3 cloud architecture mistakes we all make, but shouldn’t

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The only time I had an issue with someone I worked for was when they wanted me to punish a junior IT architect on my staff for making a pretty big mistake. One of the databases was not compatible with a middleware layer already in existence. 

Obviously, this error cost us time and money. But these kinds of mistakes are almost unavoidable when configuring IT systems, cloud computing included. I view them as necessary in the innovation process. If you don’t try new things—and find out some of them don’t work—then you’re not improving anything. I encouraged my boss to find a new line of work, and eventually, he did.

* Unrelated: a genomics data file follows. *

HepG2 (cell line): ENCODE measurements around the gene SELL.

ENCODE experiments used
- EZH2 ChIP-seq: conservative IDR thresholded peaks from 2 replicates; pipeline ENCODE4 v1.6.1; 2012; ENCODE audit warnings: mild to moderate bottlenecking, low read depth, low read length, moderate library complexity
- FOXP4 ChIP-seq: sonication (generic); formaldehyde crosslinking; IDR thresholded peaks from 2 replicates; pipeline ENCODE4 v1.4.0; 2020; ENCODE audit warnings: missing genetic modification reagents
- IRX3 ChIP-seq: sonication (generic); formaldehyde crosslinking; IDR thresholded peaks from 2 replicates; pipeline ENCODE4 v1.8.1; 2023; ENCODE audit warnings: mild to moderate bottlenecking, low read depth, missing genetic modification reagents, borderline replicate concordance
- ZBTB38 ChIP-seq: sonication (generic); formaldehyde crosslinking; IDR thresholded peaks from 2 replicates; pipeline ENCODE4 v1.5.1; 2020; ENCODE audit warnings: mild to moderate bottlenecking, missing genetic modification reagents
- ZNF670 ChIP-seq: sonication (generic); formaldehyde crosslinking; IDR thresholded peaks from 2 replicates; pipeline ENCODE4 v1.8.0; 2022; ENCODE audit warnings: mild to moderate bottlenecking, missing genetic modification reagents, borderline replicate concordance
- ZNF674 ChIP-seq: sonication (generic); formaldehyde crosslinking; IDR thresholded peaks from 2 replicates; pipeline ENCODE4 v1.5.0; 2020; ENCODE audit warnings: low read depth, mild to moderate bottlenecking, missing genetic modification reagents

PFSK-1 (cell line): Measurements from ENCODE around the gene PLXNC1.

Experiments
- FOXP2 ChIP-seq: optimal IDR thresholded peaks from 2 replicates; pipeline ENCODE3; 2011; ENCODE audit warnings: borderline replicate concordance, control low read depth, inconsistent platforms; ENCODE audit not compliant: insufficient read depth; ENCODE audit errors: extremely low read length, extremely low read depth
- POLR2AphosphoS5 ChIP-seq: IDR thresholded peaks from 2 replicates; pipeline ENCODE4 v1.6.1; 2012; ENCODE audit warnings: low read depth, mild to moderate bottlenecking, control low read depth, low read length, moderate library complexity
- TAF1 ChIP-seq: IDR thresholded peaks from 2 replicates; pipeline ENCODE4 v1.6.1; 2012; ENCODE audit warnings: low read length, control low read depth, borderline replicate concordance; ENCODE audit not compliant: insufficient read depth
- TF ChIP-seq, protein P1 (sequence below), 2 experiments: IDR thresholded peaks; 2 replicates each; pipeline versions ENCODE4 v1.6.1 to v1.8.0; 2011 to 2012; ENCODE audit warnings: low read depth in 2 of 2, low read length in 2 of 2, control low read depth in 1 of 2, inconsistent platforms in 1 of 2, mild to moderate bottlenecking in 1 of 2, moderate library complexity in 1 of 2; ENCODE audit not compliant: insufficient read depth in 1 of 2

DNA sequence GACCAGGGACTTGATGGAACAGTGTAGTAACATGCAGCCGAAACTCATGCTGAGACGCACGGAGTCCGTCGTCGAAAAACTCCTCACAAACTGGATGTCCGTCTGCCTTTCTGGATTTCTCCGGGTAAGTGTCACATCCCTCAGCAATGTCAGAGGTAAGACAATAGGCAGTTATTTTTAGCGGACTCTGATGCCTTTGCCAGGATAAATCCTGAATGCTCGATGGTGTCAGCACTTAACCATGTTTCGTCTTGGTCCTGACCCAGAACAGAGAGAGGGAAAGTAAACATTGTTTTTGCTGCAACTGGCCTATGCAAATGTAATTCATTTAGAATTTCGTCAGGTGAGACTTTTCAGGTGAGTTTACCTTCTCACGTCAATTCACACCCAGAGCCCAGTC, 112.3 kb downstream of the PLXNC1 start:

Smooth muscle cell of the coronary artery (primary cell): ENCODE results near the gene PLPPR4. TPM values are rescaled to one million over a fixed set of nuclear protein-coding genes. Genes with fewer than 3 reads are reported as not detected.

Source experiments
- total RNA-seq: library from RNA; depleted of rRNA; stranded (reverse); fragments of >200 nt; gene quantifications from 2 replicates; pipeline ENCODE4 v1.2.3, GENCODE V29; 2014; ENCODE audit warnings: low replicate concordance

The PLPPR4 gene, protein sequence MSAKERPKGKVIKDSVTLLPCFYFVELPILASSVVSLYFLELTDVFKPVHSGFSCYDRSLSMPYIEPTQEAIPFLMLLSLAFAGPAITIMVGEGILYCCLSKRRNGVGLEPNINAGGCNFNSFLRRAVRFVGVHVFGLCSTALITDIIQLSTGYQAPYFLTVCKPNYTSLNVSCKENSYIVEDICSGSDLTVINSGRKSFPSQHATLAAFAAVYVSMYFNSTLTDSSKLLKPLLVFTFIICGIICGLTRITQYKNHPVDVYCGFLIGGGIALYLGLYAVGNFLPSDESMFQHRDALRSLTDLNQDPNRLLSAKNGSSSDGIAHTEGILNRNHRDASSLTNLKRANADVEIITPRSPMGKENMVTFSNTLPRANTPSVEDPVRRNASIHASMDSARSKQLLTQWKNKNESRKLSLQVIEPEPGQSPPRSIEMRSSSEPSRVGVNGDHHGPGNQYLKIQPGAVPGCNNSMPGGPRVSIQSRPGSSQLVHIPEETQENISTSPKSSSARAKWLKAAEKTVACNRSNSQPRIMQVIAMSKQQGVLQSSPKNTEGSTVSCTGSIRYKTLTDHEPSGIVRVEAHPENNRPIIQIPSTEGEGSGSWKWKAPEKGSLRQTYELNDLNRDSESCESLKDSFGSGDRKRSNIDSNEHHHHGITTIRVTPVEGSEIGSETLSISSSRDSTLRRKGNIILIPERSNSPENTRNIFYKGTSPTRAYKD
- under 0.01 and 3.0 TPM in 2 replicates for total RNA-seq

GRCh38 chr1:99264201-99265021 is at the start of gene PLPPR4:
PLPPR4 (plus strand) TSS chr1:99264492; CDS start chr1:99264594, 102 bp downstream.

[ Also on InfoWorld: When hybrid multicloud has technical advantages ]

So, if mistakes are a natural byproduct of creating a good and innovative new architecture, then it’s time to look at the mistakes that are made most often. For cloud architectures, those mistakes should be understood by now and avoided. Here are three that come to mind:

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